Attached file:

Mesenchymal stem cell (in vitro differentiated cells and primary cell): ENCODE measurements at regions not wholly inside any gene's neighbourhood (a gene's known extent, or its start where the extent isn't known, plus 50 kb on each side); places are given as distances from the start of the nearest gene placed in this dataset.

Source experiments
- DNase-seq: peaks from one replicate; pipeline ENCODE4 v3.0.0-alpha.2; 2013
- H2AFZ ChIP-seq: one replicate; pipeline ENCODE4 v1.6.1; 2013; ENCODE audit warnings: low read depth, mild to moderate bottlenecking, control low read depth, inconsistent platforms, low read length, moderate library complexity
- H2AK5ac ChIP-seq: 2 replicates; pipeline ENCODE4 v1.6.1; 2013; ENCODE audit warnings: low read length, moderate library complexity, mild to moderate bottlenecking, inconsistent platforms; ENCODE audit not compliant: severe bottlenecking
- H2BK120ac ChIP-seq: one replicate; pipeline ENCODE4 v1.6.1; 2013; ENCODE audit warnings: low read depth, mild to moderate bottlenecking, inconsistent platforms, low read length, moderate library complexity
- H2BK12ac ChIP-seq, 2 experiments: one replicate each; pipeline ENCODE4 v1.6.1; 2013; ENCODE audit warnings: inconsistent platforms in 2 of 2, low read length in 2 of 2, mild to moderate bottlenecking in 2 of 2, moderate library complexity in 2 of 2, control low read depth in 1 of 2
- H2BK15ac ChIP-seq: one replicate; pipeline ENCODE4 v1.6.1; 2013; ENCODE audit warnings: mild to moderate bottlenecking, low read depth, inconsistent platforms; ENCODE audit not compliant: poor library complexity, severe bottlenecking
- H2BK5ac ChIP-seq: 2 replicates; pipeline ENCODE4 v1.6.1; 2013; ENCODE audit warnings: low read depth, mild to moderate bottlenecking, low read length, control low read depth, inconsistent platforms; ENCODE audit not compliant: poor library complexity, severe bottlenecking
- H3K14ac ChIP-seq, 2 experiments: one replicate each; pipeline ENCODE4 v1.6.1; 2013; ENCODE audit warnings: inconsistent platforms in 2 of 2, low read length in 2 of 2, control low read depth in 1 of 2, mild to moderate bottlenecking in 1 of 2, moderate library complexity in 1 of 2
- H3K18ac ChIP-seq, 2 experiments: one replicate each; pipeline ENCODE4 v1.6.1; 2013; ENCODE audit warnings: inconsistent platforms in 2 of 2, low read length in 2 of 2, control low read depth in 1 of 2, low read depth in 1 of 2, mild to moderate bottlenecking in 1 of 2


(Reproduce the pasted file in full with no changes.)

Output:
Mesenchymal stem cell (in vitro differentiated cells and primary cell): ENCODE measurements at regions not wholly inside any gene's neighbourhood (a gene's known extent, or its start where the extent isn't known, plus 50 kb on each side); places are given as distances from the start of the nearest gene placed in this dataset.

Source experiments
- DNase-seq: peaks from one replicate; pipeline ENCODE4 v3.0.0-alpha.2; 2013
- H2AFZ ChIP-seq: one replicate; pipeline ENCODE4 v1.6.1; 2013; ENCODE audit warnings: low read depth, mild to moderate bottlenecking, control low read depth, inconsistent platforms, low read length, moderate library complexity
- H2AK5ac ChIP-seq: 2 replicates; pipeline ENCODE4 v1.6.1; 2013; ENCODE audit warnings: low read length, moderate library complexity, mild to moderate bottlenecking, inconsistent platforms; ENCODE audit not compliant: severe bottlenecking
- H2BK120ac ChIP-seq: one replicate; pipeline ENCODE4 v1.6.1; 2013; ENCODE audit warnings: low read depth, mild to moderate bottlenecking, inconsistent platforms, low read length, moderate library complexity
- H2BK12ac ChIP-seq, 2 experiments: one replicate each; pipeline ENCODE4 v1.6.1; 2013; ENCODE audit warnings: inconsistent platforms in 2 of 2, low read length in 2 of 2, mild to moderate bottlenecking in 2 of 2, moderate library complexity in 2 of 2, control low read depth in 1 of 2
- H2BK15ac ChIP-seq: one replicate; pipeline ENCODE4 v1.6.1; 2013; ENCODE audit warnings: mild to moderate bottlenecking, low read depth, inconsistent platforms; ENCODE audit not compliant: poor library complexity, severe bottlenecking
- H2BK5ac ChIP-seq: 2 replicates; pipeline ENCODE4 v1.6.1; 2013; ENCODE audit warnings: low read depth, mild to moderate bottlenecking, low read length, control low read depth, inconsistent platforms; ENCODE audit not compliant: poor library complexity, severe bottlenecking
- H3K14ac ChIP-seq, 2 experiments: one replicate each; pipeline ENCODE4 v1.6.1; 2013; ENCODE audit warnings: inconsistent platforms in 2 of 2, low read length in 2 of 2, control low read depth in 1 of 2, mild to moderate bottlenecking in 1 of 2, moderate library complexity in 1 of 2
- H3K18ac ChIP-seq, 2 experiments: one replicate each; pipeline ENCODE4 v1.6.1; 2013; ENCODE audit warnings: inconsistent platforms in 2 of 2, low read length in 2 of 2, control low read depth in 1 of 2, low read depth in 1 of 2, mild to moderate bottlenecking in 1 of 2